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A Louis XV sedan chair
A Louis XV sedan chair - Seating Style Louis XV A Louis XV sedan chair - A Louis XV sedan chair - Louis XV Antiquités - A Louis XV sedan chair
Ref : 99166
Period :
18th century
Provenance :
Dimensions :
l. 27.95 inch X H. 68.11 inch X P. 37.4 inch
Seating  - A Louis XV sedan chair 18th century - A Louis XV sedan chair Louis XV - A Louis XV sedan chair Antiquités - A Louis XV sedan chair
Galerie Pellat de Villedon

Furniture, objets d'art and paintings

+33 (0)1 39 02 14 60
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A Louis XV sedan chair

Black painted wood carrier chair. The dome is covered with leather and edged with nails. The angles are with rocaille moldings and gold-colored rechampis. Moulded rods frame the different panels with polychrome decorations of roses, daisies, lilacs on acanthus garlands. The front door is decorated with a medallion representing a putto with a quiver. This ornamentation responds to the back panel, of a similar iconography, a putto framed by a medallion in its center, all surrounded by garlands of acanthus leaves with flowers ending in a basket filled with flowers.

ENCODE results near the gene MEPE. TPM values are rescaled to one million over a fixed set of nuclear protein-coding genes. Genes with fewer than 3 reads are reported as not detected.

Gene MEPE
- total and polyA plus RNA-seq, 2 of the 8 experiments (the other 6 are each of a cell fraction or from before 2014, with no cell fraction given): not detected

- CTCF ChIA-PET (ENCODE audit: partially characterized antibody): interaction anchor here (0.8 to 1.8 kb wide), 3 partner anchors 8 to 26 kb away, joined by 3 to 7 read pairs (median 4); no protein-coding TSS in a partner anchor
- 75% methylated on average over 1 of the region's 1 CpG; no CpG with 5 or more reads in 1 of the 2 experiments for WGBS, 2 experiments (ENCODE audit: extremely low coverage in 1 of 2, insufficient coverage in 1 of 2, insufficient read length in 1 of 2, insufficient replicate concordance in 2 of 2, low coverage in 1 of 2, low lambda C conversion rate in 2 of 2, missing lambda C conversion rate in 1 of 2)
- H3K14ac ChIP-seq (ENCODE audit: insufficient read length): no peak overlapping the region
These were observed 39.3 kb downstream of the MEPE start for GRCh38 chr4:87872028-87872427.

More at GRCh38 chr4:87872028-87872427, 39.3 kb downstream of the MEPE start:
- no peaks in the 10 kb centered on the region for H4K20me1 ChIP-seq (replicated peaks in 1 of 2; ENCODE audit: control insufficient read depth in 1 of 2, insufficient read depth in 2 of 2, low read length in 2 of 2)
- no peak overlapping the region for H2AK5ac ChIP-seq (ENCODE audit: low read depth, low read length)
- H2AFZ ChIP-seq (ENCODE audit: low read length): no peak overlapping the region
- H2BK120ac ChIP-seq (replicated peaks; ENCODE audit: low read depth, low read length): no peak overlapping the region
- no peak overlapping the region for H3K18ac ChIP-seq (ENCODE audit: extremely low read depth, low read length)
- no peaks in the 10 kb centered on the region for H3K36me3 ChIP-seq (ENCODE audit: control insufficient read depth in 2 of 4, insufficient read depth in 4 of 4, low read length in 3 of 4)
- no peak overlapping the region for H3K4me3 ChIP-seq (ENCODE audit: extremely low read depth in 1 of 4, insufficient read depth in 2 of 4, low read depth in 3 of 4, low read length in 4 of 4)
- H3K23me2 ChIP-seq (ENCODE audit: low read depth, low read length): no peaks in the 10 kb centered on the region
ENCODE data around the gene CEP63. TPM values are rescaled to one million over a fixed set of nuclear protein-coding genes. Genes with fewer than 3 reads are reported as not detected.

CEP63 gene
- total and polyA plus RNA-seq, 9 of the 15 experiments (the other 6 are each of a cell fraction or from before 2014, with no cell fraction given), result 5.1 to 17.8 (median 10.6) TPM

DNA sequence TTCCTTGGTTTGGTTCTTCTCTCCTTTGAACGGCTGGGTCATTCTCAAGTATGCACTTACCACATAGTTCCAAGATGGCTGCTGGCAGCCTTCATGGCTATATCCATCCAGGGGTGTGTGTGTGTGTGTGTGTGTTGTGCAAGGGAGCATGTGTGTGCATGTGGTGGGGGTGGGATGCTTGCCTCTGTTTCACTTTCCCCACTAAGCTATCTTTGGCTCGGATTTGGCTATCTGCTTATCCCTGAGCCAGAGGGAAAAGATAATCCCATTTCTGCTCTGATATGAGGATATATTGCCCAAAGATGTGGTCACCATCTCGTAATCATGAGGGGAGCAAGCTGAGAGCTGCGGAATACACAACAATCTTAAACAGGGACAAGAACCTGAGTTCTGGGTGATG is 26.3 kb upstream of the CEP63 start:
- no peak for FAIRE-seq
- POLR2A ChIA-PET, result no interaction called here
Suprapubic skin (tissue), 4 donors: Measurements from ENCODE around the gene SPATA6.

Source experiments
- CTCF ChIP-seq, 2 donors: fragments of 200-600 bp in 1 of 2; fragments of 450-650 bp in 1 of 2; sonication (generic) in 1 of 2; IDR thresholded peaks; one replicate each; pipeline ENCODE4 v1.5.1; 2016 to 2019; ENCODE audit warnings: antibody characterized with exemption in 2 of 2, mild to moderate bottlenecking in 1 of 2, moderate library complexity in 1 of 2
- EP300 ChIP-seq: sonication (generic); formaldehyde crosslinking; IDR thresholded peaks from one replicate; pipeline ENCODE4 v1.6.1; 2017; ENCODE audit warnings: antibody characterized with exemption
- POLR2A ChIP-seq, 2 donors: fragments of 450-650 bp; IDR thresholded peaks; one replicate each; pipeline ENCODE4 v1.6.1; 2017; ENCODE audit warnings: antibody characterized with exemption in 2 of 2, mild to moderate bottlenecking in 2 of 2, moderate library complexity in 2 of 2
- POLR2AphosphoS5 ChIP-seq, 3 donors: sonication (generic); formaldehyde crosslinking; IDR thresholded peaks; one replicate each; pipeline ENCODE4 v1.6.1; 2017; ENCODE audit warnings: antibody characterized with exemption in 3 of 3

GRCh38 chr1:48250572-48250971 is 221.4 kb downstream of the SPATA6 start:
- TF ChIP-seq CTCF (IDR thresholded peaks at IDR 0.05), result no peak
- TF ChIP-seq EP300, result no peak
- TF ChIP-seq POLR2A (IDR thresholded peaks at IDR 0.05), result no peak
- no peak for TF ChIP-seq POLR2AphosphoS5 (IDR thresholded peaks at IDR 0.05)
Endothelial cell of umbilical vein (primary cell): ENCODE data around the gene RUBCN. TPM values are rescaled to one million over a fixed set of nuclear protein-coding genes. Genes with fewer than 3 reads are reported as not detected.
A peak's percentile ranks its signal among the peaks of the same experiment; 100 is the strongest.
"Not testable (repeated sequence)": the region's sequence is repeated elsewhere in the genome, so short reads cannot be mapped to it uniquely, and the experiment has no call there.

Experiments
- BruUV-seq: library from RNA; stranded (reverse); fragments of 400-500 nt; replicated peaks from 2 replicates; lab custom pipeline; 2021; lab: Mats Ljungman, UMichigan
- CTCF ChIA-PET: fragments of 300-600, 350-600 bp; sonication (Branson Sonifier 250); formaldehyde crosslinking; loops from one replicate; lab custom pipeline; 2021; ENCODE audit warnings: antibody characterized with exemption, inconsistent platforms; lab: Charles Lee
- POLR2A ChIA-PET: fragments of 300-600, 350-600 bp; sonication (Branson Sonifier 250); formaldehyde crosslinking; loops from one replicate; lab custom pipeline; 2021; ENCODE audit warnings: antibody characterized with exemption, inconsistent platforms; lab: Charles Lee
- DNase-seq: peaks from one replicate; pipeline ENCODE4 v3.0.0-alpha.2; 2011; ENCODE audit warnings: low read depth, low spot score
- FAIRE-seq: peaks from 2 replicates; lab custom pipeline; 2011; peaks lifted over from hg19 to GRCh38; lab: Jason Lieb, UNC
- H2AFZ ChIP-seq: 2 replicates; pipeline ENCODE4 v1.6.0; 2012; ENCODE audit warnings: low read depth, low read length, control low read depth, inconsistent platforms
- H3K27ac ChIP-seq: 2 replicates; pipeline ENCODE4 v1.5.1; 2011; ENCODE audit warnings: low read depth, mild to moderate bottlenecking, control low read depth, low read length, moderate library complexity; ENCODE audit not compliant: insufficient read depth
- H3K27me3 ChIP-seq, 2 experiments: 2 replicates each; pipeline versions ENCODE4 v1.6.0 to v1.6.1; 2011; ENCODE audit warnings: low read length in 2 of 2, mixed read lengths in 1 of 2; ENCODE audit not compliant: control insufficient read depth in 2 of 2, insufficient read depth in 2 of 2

Old windows, revealing an interior upholstered in red damask braided with gold.
The chair has four side irons to slide the chair sticks.
French work
Louis XV period
Restorations of use
H. 173 x W.71 x D. 95 cm

The sedan chair, which arrived directly from England around 1640, started out as a means of urban transportation that was quickly taken up by the nobility, who saw in it not only their comfort, but also the opportunity to display their social affluence. The large wooden panels allowed the owner to display his coat of arms, or paintings whose quality and finesse suggested the social status of the owner.
Initially intended to protect the nobleman from bad weather or the inconveniences of a dirty street, the chair also became a means of crossing the city out of sight. One even went as far as entering the halls of the great houses in a chair. It is said that some nobles even used it to move around the Palace of Versailles. The Revolution came and cut off the use of this means of transport, which was probably too "old regime" for the times that were coming.

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